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Dominant Values in Japanese Culture

While much is made of Japan's long historical tradition, including the customs and values of social hierarchies, Japan has neither escaped nor rejected the realities of modern technology and global communications media, which have exerted an impact in virtually every culture they have touched. The big picture of the consensus analysis about the influence of the West on Japan is that Japan has always made a practice of adapting to or taking up technological innovations that come from the West but that, even in the modern period and even in the wake of postwar redevelopment, it has resisted adapting its value system as well: "Throughout its history, Japan has shown a willingness to absorb and learn from technical ideas outside Japan, with a dogged rejection of any external ideology" (Young, Sadaaki, and Saba 11). That view appears to dominate the perceptions of Western business operators who experience the Japanese economy as resistant to competitive penetration on one hand, or who perceive that successful foreign-business entry into the Japanese marketplace involves careful scrutiny and understanding of what is widely reported to be Japan's distinctive value system. In that connection, Young, Sadaaki, and Saba comment that despite Japan's well-documented predisposition to learning, "Shintoism and the Emperor remain at the core of the Japanese private and public psyche. Buddhism, Christianity and Western culture gain attention, but at a distance. The core remains the same" (11).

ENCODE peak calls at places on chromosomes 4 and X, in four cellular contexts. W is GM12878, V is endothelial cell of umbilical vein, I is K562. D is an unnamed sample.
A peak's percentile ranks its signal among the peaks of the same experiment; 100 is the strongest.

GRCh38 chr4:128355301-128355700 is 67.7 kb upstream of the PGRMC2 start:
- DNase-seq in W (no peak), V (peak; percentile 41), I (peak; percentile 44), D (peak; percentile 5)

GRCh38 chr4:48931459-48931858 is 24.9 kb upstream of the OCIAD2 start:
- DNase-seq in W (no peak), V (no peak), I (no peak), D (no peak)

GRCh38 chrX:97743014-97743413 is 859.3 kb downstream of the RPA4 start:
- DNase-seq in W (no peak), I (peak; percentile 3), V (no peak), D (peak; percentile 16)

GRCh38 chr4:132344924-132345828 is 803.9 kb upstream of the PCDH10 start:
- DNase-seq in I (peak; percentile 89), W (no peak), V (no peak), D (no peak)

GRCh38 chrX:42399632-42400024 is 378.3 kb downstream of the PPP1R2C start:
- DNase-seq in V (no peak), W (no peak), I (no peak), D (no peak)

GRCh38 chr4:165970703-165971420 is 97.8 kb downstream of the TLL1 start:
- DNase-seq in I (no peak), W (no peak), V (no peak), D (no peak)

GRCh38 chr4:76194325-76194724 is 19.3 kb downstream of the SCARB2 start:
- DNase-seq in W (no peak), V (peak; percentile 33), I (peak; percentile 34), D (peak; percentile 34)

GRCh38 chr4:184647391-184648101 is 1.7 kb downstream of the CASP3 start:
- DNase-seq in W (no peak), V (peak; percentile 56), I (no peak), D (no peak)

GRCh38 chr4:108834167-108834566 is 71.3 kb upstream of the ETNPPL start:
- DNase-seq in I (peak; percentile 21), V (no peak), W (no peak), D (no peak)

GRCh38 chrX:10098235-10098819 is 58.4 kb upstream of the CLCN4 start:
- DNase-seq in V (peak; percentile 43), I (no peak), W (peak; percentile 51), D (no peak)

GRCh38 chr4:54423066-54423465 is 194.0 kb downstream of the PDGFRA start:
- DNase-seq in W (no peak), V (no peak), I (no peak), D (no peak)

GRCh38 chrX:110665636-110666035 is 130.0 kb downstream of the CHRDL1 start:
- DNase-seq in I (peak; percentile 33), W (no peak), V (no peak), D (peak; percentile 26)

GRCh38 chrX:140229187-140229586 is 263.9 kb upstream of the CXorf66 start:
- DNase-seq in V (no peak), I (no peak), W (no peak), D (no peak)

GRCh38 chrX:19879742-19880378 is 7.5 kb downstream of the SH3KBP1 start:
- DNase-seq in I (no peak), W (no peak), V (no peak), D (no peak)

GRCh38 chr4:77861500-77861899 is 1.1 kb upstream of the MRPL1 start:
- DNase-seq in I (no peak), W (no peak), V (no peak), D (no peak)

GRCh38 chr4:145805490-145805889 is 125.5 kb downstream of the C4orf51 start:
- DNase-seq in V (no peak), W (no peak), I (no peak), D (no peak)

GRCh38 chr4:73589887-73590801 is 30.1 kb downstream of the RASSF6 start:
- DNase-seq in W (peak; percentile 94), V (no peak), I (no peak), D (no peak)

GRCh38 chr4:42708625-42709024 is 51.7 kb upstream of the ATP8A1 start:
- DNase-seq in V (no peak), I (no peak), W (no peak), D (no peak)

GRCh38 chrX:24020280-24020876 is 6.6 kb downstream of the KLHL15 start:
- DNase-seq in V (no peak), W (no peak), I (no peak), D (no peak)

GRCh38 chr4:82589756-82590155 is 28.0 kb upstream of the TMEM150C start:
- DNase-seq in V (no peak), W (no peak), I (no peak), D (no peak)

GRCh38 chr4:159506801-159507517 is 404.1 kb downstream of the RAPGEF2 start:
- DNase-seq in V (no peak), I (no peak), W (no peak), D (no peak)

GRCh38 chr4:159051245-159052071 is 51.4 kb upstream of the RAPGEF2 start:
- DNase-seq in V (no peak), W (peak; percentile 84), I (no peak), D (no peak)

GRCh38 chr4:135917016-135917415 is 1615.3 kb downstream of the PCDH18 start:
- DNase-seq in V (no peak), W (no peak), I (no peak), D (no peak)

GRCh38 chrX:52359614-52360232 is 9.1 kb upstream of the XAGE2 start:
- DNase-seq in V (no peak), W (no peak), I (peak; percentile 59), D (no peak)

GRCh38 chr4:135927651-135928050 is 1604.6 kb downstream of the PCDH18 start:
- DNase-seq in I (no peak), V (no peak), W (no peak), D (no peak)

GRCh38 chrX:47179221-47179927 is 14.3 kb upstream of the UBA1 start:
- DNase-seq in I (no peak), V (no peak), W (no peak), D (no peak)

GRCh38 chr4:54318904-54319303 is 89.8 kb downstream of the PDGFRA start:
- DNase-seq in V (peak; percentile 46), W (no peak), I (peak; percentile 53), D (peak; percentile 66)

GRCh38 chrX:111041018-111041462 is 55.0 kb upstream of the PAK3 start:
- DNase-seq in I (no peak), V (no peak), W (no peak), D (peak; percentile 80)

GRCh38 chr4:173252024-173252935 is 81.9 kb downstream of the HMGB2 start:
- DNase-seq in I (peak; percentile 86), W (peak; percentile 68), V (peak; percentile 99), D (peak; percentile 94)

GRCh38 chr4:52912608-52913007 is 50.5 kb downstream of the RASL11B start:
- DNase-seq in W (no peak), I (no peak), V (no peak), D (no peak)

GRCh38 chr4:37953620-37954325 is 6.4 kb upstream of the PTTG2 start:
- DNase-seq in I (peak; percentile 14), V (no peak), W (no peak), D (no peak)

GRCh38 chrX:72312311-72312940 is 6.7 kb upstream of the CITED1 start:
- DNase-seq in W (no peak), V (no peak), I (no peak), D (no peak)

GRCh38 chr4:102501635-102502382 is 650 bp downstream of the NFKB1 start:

Despite what appears to be the strength of traditional values embedded in Japanese attitudes and beliefs, there is also evidence of decisive and perhaps irrevocable Western influence on Japanese culture and social praxis. That may owe something to technology and the strength of the mass media. But more generally, there is a growing body of research suggesting a certain shift and tempering of values and priorities associated with the Japan of a social structure...

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Dominant Values in Japanese Culture. (1969, December 31). In Retrieved 09:55, August 14, 2020, from